December 1, 2011


Keith Pattison: No Redemption

The miners' strike of 1984-85 tore apart many long-established communities. Keith Pattison was at Easington Colliery to photograph the events from behind the lines, charting the progression from the optimism prevalent in August through to the deepening pessimism of winter and the eventual vote to return to work. On Election Day 2010, he returned to Easington with David Peace, author of the Red Riding Quartet, to interview three people who were caught up in the strike and still remain bitter 25 years later. Pattison's immensely powerful images of women pleading with the police, desperate miners scrabbling for sea coal and shell-shocked people wearing Still Alive badges can be seen in the gallery at Northumbria University from 2 December to January.


Scottish National Portrait Gallery

Housed in a superb Arts and Crafts building in central Edinburgh since 1889, the Scottish National Portrait Gallery was the first purpose-built gallery of its kind in the world. It is scheduled to reopen today after extensive renovation by the Glasgow-based architects PagePark to return it to the original architect's vision and increase available space by more than 60 per cent. Much of the Victorian detail, long hidden behind ugly partition walls and false ceilings, is revealed, while the magnificent suite of five top-lit galleries on the upper floor is restored to its former splendour. The superb collection of paintings, drawings, prints, sculpture and photographs, charting the nation's history from Mary Queen of Scots and Bonnie Prince Charlie to Sean Connery and Ewan McGregor, is split into 17 sections, telling the fascinating stories behind the artists and sitters.


Orpheus in the Underworld

Jacques Offenbach's Orpheus in the Underworld (1858), probably the first operetta to draw on classical antiquity for its plot, is both a brilliant parody of earlier grand opera and a viciously funny satire on Parisian life under Napoleon III. Few audiences can resist some of the catchiest tunes ever written, culminating in the famous can-can, or the sequence of ever more ridiculous scenarios in which the characters get entangled. A dazzling new translation by Rory Bremner updates the events to a contemporary media-savvy, celebrity-obsessed London. Oliver Mears' endlessly inventive production continues at the Young Vic until 10 December.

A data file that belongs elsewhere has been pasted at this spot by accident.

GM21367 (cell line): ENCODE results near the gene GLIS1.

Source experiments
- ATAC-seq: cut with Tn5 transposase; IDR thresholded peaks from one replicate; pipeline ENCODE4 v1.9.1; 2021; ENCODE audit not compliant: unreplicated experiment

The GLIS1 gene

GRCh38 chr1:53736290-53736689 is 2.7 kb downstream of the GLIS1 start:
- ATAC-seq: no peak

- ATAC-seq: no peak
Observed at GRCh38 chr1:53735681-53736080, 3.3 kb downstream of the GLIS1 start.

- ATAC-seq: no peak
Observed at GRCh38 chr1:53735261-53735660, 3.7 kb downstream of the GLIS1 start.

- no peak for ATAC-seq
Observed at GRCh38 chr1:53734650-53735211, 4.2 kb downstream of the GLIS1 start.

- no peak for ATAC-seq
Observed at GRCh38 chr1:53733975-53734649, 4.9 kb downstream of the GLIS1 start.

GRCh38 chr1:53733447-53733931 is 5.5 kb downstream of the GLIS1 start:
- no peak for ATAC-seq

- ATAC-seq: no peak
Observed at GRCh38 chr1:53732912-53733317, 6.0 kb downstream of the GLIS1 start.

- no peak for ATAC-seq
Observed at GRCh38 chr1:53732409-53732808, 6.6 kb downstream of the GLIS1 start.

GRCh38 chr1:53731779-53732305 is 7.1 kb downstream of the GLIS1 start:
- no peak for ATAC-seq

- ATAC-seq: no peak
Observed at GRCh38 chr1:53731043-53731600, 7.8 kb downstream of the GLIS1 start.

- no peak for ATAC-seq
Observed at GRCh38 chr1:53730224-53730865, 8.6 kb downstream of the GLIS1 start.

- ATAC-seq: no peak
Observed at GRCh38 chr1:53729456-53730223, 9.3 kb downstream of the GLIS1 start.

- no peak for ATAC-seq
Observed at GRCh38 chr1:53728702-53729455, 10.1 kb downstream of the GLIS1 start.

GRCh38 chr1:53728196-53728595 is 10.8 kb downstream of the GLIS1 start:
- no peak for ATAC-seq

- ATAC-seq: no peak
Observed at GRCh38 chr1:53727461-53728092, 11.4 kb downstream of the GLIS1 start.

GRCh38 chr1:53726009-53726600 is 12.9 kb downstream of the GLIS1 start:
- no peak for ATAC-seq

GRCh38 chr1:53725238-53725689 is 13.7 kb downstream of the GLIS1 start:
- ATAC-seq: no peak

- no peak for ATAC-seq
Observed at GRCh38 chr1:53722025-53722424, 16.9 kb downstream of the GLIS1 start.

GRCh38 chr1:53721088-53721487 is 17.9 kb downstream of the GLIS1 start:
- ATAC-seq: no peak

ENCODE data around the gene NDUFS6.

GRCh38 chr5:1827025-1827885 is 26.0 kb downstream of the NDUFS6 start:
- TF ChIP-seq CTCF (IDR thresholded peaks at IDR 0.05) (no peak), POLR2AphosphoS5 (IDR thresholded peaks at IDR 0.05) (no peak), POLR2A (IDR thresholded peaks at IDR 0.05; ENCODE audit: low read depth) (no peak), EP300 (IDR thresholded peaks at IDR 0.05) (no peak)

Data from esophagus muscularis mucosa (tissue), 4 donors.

Traumas can be personal or impersonal, physical or psychological, short-lived or long-lasting. This group exhibition at GV Art (2 December until 18 February) looks at manifestations of trauma both natural and man-made, on scales ranging from the micro-molecular to the global environmental. Luke Jerram, for example, uses delicate glass sculptures to underscore the fragility of the human body when faced with viral infection. Rachel Gadsden reveals the invisible world of those living with HIV/Aids in South Africa, drawing on her own disability to create a direct emotional connection. For Anais Tondeur, meanwhile, the botanical mutations in the 30km exclusion zone around Chernobyl offer a resonant microcosm for the wider implications of man-made disaster.


...think only this of me...

If we knew we were to die shortly, what would we want to communicate, and to whom? And how do we piece together fragments of our past, memories of what we've done and the testimonies of others to make sense of our lives and find a path towards a meaningful future? Those crucial questions are at the heart of Olivier Blanc's Last Letters, which brings together correspondences written during the French Revolution by men and women facing imminent death. They also inform this specially devised piece of multi-disciplinary theatre inspired by it. Christian Burgess, director of drama at the Guildhall School of Music and Drama, has joined forces with director of composition Julian Philips to create it with 31 drama students and musicians. It can be seen at the Silk Street Theatre from 2 to 7 December (matinees on 5 and 7 December).

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